Coordinated Afghan bomb blasts wreak havoc in Kabul

Coordinated Afghan bomb blasts wreak havoc in Kabul
2 min read
25 July, 2019
At least ten people are dead from the blasts.
Kabul has been hit by another spate of bombings [Getty]
At least ten people have been killed, including women and children, after a series of bomb blasts hit the Afghan capital on Thursday.

Three bombs were detonated in Kabul ahead of election season, with at least 41 injured.

The Taliban have claimed responsibility for at least one of the bomb attacks, part of a wider campaign against the government despite ongoing peace talks with the US.

Afghan interior ministry spokesman Nasrat Rahimi said the first blast took place at 8:10 am local time when a suicide bomber riding a motorcycle targeted a bus belonging to the ministry of mines and petroleum in eastern Kabul.

A second blast took place close by, while a third hit a separate district also in eastern Kabul, Rahimi added.

Health ministry spokesman Wahidullah Mayar said the toll from the blasts was at least ten dead, including five women and a child, and 41 wounded.

The US is negotiating for a deal that would see foreign forces pull out of Afghanistan in return for a ceasefire and various Taliban security guarantees.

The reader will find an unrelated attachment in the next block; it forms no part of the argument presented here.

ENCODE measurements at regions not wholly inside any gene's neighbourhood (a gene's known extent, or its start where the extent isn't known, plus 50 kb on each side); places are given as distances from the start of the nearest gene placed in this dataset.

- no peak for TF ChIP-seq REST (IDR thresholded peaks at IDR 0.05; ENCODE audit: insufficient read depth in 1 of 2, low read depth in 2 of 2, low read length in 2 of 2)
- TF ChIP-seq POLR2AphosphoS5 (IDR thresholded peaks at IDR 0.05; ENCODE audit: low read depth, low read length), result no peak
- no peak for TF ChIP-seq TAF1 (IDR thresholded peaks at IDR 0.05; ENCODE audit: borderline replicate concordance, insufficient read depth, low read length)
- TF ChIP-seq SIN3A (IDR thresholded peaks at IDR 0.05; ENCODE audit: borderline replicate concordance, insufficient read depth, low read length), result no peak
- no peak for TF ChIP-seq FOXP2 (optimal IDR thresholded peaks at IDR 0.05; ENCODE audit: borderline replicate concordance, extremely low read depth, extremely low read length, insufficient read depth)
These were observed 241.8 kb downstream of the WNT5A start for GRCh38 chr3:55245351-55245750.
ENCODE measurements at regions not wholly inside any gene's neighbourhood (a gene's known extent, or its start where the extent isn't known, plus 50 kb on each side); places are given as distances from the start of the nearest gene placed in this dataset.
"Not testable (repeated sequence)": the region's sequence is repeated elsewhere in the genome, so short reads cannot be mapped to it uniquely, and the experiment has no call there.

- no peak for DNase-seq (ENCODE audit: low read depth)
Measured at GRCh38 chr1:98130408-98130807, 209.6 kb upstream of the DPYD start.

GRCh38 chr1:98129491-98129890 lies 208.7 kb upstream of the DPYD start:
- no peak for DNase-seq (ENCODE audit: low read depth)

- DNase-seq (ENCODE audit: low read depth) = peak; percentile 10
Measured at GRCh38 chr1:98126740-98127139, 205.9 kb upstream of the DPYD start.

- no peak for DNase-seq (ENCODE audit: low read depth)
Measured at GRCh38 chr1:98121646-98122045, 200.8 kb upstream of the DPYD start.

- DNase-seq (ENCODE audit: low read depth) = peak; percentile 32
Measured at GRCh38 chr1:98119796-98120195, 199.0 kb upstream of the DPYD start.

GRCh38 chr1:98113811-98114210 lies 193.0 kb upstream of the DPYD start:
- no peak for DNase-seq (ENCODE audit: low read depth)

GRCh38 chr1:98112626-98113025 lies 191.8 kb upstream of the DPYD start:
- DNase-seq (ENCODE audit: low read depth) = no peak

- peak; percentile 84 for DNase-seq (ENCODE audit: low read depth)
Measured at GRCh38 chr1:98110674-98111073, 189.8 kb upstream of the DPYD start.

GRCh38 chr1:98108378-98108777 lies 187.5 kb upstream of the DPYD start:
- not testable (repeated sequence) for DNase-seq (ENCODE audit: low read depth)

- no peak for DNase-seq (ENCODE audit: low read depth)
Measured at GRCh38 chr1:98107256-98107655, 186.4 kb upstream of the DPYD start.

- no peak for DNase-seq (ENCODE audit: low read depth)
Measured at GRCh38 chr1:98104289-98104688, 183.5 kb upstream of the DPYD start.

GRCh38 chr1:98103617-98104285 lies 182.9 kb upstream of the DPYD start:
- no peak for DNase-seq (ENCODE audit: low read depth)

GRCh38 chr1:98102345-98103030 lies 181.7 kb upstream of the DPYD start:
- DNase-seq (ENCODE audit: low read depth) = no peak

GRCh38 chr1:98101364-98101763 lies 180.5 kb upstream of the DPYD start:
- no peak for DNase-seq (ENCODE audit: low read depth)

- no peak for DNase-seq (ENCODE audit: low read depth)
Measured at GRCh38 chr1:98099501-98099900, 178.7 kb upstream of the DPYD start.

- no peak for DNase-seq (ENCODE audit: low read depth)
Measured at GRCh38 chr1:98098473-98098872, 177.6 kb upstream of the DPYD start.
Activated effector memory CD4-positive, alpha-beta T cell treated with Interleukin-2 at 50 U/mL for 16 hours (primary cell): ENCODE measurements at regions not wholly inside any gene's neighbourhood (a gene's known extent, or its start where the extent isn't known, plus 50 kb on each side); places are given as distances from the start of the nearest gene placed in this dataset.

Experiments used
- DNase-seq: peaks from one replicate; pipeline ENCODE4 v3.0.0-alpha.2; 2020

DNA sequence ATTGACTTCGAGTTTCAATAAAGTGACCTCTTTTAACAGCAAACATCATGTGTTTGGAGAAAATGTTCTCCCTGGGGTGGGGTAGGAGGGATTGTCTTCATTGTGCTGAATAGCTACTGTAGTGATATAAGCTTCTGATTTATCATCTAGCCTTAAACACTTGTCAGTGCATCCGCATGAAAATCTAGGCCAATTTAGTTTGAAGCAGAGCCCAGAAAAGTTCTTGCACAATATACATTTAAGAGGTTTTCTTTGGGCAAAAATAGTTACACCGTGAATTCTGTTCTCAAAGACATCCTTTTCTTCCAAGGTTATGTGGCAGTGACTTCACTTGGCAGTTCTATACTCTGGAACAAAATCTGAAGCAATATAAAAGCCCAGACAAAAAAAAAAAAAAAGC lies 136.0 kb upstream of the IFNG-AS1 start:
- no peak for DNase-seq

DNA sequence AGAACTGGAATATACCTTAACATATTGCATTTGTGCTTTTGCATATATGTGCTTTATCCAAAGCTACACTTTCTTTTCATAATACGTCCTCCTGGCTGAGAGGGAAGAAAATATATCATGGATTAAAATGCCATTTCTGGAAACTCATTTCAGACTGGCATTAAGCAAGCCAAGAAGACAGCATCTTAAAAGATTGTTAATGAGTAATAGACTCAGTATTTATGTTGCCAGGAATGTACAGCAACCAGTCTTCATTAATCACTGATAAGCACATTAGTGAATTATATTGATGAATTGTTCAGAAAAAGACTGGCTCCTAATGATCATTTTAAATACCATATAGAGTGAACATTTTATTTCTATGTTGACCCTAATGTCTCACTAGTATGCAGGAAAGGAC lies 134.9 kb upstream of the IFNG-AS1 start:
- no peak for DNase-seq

This would include a pledge from the insurgent group that Afghanistan will not become a safe haven for terror groups.

Some observers say the insurgents are increasing attacks to gain greater leverage in the talks.

Attaullah Khogyani, spokesman for the eastern province of Nangarhar, said a car carrying a family on its way to a wedding was also hit by a roadside bomb Thursday in Khogyani district, killing six women and three children.

No group immediately claimed responsibility.

A suicide attack reportedy involving a child bomber on a wedding in Nangarhar on 12 July was claimed by the Islamic State group.

US peace envoy Zalmay Khalilzad, who is in Kabul this week, is expected to travel to Qatar's capital Doha in coming days for the new round of talks with the Taliban.

Washington has stepped up its air campaign against the Taliban this year.

Still, the US and the Taliban insist they are making progress, and the insurgents and a group of Afghans this month made a vague and unbinding pledge to try to reduce civilian deaths to "zero".

But according to the UN, at 3,804 civilians died in the war in 2018, including 927 children.

President Donald Trump said he wants the US to quit Afghanistan as soon as possible.

He provoked outrage in Afghanistan this week when he claimed he could easily win the war but did not "want to kill 10 million people" or wipe Afghanistan "off the face of the Earth".